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Wilson's Border Tales
Reuben Purves
Chapter 1


OR, THE SPECULATOR.

Speculation is the soul of business, it is the mainspring of improvement, it is essential to prosperity. Burns has signified that he could not stoop to crawl into what he considered as the narrow holes of bargain-making; and nine out of every ten persons, who consider themselves high-minded, profess to sympathize with him, and say he was right. But our immortal bard, in so saying, looked only at the odds and ends— the corners and the disjointed extremities of bargain-making, properly so called-—and he suffered his pride and his prejudices to blind, in this instance, his mighty spirit, and contract his grasp, so that he saw not the all-powerful, the humanizing, and civilizing influence of the very bargain-making which he despised. True it is, that as a spirit of speculation or bargain-making contracts itself, and every day becomes more and more a thing of farthings and of fractions, it begets a grovelling spirit of meanness, that may eventually end in dishonesty; but as it expands, it exalts the man, imbues his mind with liberality, and benefits society. The spirit of commercial speculation will spread abroad, until it render useless the sword of the hero, cause it to rust in its scabbard, and to be regarded as the barbarous plaything of antiquity. It will go forth as a dove from the ark of society, bearing the olive-branch of peace and of mutual benefits unto all lands, until men shall learn war no more.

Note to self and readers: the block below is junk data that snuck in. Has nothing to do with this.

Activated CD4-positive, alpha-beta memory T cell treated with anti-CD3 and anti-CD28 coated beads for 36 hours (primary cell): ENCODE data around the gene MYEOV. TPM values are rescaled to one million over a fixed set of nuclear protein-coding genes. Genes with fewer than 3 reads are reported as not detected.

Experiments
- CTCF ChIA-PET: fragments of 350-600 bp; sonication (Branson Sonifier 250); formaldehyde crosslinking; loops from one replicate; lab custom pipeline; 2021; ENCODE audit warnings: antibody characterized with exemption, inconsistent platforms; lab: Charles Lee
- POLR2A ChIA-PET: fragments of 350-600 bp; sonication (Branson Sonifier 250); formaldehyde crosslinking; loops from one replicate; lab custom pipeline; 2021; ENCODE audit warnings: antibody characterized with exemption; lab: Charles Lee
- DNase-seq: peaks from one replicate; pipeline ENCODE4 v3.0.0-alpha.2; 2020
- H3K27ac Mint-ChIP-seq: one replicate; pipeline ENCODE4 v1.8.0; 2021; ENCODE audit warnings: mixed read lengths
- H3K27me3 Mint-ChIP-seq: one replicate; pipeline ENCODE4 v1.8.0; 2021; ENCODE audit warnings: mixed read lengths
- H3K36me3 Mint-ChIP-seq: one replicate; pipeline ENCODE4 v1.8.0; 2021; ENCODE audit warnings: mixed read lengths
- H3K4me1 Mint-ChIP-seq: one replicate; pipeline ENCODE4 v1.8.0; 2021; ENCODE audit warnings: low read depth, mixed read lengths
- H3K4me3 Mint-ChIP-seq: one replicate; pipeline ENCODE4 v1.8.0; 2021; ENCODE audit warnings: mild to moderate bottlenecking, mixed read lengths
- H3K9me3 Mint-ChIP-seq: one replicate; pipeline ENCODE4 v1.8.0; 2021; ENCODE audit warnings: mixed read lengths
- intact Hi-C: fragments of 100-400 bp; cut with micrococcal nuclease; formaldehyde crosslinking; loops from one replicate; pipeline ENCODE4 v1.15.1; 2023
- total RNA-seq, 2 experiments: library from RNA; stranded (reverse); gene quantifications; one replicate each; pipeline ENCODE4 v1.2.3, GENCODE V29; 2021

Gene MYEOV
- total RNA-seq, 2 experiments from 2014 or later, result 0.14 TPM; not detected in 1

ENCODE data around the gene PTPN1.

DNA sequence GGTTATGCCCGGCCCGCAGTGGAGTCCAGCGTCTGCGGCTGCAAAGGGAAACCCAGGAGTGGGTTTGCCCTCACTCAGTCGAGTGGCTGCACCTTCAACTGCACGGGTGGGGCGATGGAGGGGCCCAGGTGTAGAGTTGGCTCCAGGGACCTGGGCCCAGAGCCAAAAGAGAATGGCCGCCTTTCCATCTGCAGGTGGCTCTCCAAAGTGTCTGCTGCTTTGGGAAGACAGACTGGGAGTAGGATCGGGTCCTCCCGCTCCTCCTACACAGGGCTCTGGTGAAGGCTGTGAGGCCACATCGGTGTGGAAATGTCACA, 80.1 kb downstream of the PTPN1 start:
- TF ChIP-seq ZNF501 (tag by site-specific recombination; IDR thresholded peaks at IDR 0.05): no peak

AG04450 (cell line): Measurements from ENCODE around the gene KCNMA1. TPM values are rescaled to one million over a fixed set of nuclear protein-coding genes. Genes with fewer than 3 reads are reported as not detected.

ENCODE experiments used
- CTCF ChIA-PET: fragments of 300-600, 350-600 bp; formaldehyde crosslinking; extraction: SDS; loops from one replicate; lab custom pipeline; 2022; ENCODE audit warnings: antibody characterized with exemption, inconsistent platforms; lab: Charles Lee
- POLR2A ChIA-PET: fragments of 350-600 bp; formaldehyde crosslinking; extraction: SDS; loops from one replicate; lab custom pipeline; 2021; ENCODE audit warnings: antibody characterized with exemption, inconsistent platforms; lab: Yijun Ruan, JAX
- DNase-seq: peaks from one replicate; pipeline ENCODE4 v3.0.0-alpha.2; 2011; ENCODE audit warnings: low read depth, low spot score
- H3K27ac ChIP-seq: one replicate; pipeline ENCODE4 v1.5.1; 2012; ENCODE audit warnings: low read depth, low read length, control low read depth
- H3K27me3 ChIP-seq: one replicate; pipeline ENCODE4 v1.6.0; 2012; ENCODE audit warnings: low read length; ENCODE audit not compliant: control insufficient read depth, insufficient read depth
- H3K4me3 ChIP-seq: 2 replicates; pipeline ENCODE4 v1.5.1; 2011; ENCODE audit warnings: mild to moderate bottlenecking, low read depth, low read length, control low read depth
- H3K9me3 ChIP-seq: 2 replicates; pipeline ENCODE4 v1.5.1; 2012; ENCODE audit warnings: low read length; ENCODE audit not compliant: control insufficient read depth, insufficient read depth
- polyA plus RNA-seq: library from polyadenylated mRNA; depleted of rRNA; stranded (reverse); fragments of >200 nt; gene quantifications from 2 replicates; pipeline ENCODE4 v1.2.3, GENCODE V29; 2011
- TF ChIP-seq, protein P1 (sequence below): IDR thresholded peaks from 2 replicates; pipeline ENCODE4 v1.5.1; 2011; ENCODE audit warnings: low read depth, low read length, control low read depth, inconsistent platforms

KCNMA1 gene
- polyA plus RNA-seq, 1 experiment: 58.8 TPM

But at present I am not writing an essay on speculation or enterprise, but the history of Reuben Purves, the speculator; and I shall therefore begin with it at once. Reuben was born in Galashiels, than which I do not know a more thriving town, or one more beautifully situated on all the wide Borders. As you pass it, seated on the outside of the Chevy-Chase coach on a summer day (if perchance a sunny shower shall have fallen), it lies before you as a long and silvered line, the blue slates reflecting back the sunbeams. In its streets, cleanliness and prosperity join hands, while before it and behind it rise hills, high enough to be called mountains, where the gorgeous heather purples in its season. Before it—I might say through it—wimples the Gala, almost laying its thresholds. There the spirit of speculation and of trade has taken up "a local habitation and a name," in the bosom of poetry. On the one hand is the magic of Abbotsford, on the other the memories of Melrose. But its description is best summed up in the condemnation of a Cockney traveller, who said—"Vy, certainly, Galashiels would be wery pretty, were it not its vood and vater!"

But I again digress from the history of Reuben Purves. I have said that he was born in Galashiels; his father was a weaver, and the father brought his son up to his own profession. But although Reuben

"was a wabster guid,
Could stown a clue wi’ ony body,’